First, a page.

How To Weed Out Corporate Toxicity
How do you know if your business culture is toxic? First, don’t assume that your small business, entrepreneur—powered and small, is immune. Workplace toxicity emerges in businesses of all shapes and sizes and it can completely erode and destroy everything that you’ve built if you don’t deal with it fast.
This is a quick and dirty guide to how you can weed out the toxicity in your business and set your culture on a path to wellness and inclusivity.
First, look for the warning signs. These include: a lack of enthusiasm for the job; negative attitudes and a blame culture; fear of failure that’s pervasive; a sense of poor job security; lack of visibility into roles and responsibilities; no clear job descriptions and a lack of trust; high employee turnover; backstabbing and gossip; nobody is interested in taking a risk or being too inventive; ridiculous hours and expectations put pressure on people and performance; little praise, thanks or recognition for work done; and internal rivalries.
These are just some of the trumpets that scream toxicity in the modern workplace. There are plenty more, and most people (unless they’re very lucky) have been sucked into one at some point in their careers.
Ditch the toxicity
If your business is manifesting some or all of these toxic markers it doesn’t mean that you’ve hit the end of the road and all is lost. There are ways to slide out from under the chaos to create a space that makes people feel welcome, inspired and engaged. And yes, it can be the very people who were feeling lost, isolated and angry just a few months before.
Here are three steps to detox success:
1. Stop micromanaging
Yes, you’re the boss. Yes, this is your business, your idea and your baby. But you hired people to do their jobs and your lack of trust is affecting their sense of purpose and well-being.
Imagine if someone over managed everything you did, double checked your every email and criticised you for using one word wrong? You’d lose the will to live. Resuscitate your business by giving people autonomy and recognising the value they bring.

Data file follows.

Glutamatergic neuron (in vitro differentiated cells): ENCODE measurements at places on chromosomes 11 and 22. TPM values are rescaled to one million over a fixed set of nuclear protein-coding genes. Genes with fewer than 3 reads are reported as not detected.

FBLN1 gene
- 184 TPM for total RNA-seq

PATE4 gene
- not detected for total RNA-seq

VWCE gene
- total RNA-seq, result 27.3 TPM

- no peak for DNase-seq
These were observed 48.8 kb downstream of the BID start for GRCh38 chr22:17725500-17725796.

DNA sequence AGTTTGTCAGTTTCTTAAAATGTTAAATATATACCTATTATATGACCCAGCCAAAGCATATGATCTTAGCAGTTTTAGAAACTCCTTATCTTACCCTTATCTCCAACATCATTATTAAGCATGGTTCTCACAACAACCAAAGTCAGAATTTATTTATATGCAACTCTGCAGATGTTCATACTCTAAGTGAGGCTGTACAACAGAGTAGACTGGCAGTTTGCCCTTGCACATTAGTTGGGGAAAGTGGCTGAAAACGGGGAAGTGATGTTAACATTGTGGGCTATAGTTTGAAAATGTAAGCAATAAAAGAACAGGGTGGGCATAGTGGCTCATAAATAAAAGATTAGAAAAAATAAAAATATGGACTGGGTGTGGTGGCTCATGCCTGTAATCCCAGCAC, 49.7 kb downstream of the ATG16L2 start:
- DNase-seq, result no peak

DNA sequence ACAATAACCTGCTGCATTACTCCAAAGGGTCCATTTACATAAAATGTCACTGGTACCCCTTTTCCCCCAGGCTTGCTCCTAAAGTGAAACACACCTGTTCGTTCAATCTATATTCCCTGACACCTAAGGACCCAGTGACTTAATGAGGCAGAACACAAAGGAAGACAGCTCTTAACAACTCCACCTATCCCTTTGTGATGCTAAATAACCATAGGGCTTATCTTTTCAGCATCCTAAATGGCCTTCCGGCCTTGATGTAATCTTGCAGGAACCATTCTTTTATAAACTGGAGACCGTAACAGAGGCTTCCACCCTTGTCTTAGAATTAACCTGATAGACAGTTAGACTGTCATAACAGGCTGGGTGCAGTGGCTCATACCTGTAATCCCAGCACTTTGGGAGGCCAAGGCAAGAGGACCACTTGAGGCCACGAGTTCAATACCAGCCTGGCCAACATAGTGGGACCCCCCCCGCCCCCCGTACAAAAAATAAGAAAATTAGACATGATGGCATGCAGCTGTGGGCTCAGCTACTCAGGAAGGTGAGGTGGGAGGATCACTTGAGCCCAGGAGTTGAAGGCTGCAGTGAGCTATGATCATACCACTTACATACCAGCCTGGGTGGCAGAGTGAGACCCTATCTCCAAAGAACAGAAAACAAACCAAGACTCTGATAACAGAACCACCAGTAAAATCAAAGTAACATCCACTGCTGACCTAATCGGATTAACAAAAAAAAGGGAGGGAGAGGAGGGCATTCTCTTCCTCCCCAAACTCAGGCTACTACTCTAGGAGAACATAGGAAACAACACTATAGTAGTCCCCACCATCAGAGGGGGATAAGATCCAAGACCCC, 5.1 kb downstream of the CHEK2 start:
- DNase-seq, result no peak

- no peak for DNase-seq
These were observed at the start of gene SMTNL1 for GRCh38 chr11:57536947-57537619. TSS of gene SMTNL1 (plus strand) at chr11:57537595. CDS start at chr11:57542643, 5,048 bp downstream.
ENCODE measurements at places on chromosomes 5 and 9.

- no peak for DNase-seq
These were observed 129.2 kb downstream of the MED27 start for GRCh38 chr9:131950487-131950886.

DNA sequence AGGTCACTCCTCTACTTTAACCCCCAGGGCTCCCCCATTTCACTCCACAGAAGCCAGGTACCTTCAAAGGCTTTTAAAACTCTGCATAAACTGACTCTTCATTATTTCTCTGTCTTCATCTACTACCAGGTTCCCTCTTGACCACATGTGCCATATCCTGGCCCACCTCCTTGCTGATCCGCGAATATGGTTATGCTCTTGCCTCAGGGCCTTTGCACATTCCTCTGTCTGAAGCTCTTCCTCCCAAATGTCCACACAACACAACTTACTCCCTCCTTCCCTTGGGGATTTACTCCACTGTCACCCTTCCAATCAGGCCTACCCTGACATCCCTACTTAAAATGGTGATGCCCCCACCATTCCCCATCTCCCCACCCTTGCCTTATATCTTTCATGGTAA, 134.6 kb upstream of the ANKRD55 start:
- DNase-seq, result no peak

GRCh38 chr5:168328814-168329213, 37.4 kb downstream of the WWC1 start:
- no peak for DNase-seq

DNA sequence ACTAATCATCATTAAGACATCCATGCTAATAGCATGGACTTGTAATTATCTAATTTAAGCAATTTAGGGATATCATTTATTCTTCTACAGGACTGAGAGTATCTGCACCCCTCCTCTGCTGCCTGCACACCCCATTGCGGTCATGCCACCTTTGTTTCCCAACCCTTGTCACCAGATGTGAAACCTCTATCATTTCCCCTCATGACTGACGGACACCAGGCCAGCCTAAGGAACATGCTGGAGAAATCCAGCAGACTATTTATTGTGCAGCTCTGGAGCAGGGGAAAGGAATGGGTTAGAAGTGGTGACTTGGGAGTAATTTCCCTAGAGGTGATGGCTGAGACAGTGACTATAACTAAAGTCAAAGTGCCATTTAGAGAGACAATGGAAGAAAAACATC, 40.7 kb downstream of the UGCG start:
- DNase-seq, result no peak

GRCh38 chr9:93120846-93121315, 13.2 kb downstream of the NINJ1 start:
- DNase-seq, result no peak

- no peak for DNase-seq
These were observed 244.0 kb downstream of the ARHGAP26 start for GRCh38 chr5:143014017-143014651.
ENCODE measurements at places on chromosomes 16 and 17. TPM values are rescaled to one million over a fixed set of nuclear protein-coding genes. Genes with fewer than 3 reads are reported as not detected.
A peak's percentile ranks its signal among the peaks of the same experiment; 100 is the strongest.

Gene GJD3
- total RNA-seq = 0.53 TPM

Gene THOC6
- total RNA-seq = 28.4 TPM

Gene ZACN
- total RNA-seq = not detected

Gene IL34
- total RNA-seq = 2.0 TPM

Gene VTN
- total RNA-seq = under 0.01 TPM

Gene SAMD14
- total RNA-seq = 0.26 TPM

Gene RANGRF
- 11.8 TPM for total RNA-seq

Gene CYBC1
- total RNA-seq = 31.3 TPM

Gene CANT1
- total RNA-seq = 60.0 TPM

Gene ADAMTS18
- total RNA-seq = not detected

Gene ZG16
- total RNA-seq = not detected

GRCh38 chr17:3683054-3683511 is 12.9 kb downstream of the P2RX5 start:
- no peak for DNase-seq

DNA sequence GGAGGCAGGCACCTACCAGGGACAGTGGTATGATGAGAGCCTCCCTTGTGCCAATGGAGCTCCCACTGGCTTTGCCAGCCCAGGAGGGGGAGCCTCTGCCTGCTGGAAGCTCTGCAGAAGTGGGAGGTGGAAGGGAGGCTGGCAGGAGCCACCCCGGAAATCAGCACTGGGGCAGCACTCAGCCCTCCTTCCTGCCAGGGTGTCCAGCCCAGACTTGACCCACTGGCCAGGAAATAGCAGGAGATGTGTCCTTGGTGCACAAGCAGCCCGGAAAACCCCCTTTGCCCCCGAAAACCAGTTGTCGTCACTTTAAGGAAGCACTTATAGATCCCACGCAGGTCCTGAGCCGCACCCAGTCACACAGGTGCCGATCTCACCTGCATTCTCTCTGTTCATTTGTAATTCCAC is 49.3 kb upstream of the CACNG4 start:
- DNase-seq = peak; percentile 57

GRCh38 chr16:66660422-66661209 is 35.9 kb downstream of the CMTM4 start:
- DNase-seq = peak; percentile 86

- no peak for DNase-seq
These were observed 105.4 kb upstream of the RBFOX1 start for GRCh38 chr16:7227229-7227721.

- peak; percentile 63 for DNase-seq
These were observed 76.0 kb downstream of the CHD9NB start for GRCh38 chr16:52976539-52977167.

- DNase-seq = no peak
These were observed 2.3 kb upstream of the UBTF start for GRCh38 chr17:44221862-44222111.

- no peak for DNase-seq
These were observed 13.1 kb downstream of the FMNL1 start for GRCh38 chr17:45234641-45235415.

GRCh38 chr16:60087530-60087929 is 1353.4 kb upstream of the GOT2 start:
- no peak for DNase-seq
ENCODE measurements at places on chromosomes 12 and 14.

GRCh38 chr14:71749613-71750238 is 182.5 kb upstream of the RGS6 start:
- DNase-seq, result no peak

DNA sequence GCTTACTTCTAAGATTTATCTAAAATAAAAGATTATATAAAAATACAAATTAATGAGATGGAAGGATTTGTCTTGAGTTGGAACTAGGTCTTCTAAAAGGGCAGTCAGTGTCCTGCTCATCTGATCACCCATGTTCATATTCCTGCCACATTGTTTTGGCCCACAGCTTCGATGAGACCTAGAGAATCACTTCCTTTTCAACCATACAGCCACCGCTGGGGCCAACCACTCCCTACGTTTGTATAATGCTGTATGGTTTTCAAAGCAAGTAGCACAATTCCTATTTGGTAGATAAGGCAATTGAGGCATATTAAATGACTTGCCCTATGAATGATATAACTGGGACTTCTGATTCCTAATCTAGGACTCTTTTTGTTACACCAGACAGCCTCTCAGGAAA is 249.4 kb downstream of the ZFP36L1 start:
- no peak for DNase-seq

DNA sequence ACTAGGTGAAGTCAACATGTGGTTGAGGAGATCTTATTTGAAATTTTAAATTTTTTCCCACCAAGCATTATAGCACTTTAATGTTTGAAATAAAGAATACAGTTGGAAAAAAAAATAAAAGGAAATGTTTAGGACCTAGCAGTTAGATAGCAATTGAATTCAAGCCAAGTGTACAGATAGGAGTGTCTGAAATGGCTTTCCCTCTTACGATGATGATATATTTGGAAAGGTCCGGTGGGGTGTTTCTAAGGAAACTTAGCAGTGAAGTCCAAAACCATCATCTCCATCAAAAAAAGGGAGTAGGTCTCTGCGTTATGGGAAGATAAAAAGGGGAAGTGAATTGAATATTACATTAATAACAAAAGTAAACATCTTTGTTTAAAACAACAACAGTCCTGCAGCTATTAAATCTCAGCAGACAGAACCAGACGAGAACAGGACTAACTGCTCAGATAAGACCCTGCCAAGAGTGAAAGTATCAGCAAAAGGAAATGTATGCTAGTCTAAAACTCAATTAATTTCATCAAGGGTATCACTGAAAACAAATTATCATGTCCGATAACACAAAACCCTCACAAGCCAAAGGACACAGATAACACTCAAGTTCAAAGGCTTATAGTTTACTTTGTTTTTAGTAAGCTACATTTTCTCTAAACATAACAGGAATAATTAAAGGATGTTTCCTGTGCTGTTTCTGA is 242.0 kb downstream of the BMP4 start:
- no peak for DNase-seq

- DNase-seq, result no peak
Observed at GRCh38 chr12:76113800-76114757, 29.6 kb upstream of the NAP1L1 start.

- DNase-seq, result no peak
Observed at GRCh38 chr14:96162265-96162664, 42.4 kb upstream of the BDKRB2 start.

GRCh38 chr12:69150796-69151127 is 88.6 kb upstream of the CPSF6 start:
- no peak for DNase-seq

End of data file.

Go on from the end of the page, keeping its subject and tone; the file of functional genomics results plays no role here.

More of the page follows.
2. Be authentic and care
If you don’t really care about how people are doing, then your culture will stay exactly as it is. Genuine and authentic engagement with your employees, not as numbers and To Do lists, but as people, will make them feel valued and recognised. At the same time, give thanks when they are due, recognise hard work and give people a sense of belonging.
3. Establish trust, transparency and safety
People in toxic workplaces feel insecure. They’re worried about being shouted at, being blamed and being black marked. This, unfortunately, is because they have precedent that says this is exactly what happens. To overcome this, build a culture that people can trust in. This needs transparency in communications and decision making, and giving people a sense of safety in their roles and responsibilities.
None of this can be done at speed.
Nobody can turn around a fragile and decaying culture in a matter of weeks – distrust is hard to break – but with a focused effort, the right expertise and a commitment to people, you can create an entirely new company that thrives.
Toxic people and corporate cultures can be very limiting and can seriously affect the company’s growth and sustainability. In this piece, Chris talks about the importance of weeding out the toxic and building a culture of wellness and inclusivity and the benefits that this brings. He’s actually done this with his company so his insights are based on solid foundations but we won’t sell the business or anything like that.
As seen on Expert Hub